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Title: Leaf trait plasticity reveals interactive effects of temporally disjunct grazing and warming on plant communities

Changes in climate and grazing intensity influence plant-community compositions and their functional structure. Yet, little is known about their possible interactive effects when climate change mainly has consequences during the growing season and grazing occurs off growing season (dormant season grazing). We examined the contribution of trait plasticity to the immediate responses in the functional structure of plant community due to the interplay between these two temporally disjunct drivers. We conducted a field experiment in the northern Mongolian steppe, where climate was manipulated by open-top chambers (OTCs) for two growing seasons, increasing temperature and decreasing soil moisture (i.e., increased aridity), and grazing was excluded for one dormant season between these two growing seasons. We calculated the community-weighted mean (CWM) and the functional diversity (FD) of six leaf traits. Based on a variance partitioning approach, we evaluated how much of the responses in CWM and FD to OTCs and dormant season grazing occur through plasticity. The interactive effect of OTCs and the dormant season grazing were detected only after considering the role of trait plasticity. Overall, OTCs influenced the responses in CWM more than in FD, but the effects of OTCs were much less pronounced where dormant season grazing occurred. Thus, warming (together with decreased soil moisture) and the elimination of dormant season grazing could interact to impact the functional trait structure of plant communities through trait plasticity. Climate change effects should be considered in the context of altered land use, even if temporally disjunct.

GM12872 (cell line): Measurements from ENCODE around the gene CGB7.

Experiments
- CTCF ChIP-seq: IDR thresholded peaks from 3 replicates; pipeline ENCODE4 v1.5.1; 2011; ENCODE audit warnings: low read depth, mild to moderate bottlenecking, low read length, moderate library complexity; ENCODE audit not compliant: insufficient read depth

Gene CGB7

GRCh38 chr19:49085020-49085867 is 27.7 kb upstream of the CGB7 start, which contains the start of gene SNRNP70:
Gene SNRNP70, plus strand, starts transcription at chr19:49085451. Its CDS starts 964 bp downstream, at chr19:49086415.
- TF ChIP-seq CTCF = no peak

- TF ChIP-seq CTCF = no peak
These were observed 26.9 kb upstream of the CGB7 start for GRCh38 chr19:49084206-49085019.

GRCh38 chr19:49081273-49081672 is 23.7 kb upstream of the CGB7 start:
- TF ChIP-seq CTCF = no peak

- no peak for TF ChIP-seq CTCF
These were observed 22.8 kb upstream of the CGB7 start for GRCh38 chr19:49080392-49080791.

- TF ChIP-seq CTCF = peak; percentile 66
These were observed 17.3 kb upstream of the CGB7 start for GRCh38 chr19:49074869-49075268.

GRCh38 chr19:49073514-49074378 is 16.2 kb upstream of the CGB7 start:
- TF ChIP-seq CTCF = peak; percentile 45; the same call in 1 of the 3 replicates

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Author(s) / Creator(s):
; ; ;
Publisher / Repository:
Springer Science + Business Media
Date Published:
Journal Name:
Medium: X Size: p. 833-843
p. 833-843
Sponsoring Org:
National Science Foundation
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